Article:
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"SKIING IS A SLIDING SPORT":
by Bill Jones, Ski Instructor
Not only do we skiers have differing body types, ages, genders, daring, and goals, we come from differing cultures as well. These cultural differences are hypothesized here to cause differences in the ways we ski and learn to ski. A look at the history of skiing and the regions where it developed plus a look at the results of various nations in the Winter Olympic scores should confirm this observation.
Here I enter a topic that is fraught with pitfalls based on our notions of fairness in society, discrimination, generalizing, and the like. Although we may generalize that a plant having leaves, limbs, trunk, and roots is a tree, we know that not all trees are alike although we can even subdivide trees into various kinds still realizing that the members of each kind are not all alike, either. So it is with humans, and even personnel offices have classified job applicants by type in order to meet equal opportunity requirements as have governmental demographic studies.
Thus I am hoping for an open attitude for those who would otherwise object to the generalities made here, we instructors having watched students from various cultures respond to skiing in ways generally common to their group. Why does this matter? Because in order best to learn, the learner should do so in his preferred way and the instructor should strive to provide that way. You will likely fit into some classification by culture--perhaps only loosely--even though you might prefer to think of yourself as an individual. Or you might not. Consider the strengths your culture might give you in skiing, and also consider the pitfalls some aspects might cause. We can manage our attitudes, even ones based on culture.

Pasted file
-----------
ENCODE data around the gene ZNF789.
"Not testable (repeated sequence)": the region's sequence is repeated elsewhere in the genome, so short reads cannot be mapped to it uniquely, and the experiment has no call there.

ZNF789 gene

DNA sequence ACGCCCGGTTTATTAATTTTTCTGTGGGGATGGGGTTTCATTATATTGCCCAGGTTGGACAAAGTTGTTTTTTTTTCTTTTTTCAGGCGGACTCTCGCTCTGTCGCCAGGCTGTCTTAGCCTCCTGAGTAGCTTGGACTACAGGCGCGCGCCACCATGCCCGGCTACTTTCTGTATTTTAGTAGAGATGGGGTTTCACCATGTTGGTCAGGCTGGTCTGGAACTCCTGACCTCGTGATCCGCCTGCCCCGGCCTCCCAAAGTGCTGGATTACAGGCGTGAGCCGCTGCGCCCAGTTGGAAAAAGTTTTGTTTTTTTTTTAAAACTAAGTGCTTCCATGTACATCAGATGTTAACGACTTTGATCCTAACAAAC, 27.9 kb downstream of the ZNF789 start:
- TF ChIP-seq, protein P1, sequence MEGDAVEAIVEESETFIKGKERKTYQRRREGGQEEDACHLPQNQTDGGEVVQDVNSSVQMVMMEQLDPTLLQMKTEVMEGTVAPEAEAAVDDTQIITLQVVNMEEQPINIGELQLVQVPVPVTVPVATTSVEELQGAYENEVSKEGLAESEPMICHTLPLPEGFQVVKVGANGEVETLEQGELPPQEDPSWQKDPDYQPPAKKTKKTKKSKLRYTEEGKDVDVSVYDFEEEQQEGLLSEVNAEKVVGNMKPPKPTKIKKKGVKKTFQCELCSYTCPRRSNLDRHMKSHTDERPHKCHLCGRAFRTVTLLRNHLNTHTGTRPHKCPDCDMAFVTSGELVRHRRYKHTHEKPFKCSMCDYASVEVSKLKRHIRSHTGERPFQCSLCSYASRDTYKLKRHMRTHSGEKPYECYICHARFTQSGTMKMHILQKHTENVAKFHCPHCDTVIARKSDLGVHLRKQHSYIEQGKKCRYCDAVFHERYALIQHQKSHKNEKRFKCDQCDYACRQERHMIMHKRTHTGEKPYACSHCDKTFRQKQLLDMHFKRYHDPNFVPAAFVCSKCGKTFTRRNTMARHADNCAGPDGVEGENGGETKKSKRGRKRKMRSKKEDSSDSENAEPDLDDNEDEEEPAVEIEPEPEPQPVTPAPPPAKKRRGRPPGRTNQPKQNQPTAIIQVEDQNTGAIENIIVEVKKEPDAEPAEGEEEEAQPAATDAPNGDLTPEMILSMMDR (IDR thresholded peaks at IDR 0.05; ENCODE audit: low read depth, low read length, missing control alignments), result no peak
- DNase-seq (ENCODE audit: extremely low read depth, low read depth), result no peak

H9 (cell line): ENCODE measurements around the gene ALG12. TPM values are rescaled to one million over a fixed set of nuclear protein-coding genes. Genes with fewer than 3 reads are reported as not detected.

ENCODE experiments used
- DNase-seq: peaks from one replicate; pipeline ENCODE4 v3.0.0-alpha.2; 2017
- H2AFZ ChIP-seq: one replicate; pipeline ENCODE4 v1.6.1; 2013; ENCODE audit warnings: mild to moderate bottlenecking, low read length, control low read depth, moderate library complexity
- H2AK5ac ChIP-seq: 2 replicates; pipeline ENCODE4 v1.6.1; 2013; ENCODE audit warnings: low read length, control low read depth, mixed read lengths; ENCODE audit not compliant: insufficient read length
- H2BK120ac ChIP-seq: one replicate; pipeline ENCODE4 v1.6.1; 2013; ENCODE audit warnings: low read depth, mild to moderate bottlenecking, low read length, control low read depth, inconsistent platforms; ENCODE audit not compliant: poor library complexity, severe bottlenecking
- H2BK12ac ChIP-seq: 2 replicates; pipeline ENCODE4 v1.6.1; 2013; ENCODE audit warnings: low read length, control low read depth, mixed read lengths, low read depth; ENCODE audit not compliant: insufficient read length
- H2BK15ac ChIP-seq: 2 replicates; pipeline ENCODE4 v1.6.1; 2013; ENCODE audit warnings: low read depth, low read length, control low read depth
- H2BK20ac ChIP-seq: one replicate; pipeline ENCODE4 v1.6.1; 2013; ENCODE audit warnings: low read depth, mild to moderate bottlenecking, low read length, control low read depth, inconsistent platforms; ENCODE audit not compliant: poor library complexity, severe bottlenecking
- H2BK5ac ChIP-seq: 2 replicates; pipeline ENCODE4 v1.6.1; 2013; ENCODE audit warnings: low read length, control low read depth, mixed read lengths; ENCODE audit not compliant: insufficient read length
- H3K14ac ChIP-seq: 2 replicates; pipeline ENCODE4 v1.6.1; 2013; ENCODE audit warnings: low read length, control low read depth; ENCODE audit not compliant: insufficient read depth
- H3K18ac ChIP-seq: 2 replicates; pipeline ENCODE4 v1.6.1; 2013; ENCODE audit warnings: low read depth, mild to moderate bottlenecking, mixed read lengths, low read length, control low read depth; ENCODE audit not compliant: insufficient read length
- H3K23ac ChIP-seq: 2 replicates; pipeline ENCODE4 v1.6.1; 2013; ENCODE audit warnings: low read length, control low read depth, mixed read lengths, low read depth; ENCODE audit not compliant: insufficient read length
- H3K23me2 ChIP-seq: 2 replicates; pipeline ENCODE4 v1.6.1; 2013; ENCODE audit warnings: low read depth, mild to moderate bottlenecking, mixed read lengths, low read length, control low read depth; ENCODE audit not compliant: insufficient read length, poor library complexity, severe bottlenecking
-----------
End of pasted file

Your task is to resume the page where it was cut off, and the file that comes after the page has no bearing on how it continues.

An early Austrian ski instructor "import" to the United States, Luggi Foegger, is recalled as having noted that Americans differed from their European counterparts as being more impatient and less eager for basic instruction. At first this discouraged him, but then he realized that it made the Americans more eager to learn and more willing to accelerate the process.
Many if not most Americans do seem to feel they are able to do anything and to do it well or at least more than adequately. Thus to these skiers ski lessons often seem unnecessary. They may be surprised to find out that ski instructors take lessons, too. One ski area with a staff of 700 instructors logs over 20,000 hours of learning clinics annually, partly just to improve and partly to advance to higher levels of certification--and of course to be able to teach better. And it can be pointed out that the Olympic athletes all have coaches and train hard to become better.
Of course there are many kinds of Americans and some will have some of the cultural characteristics associated with groups described farther on.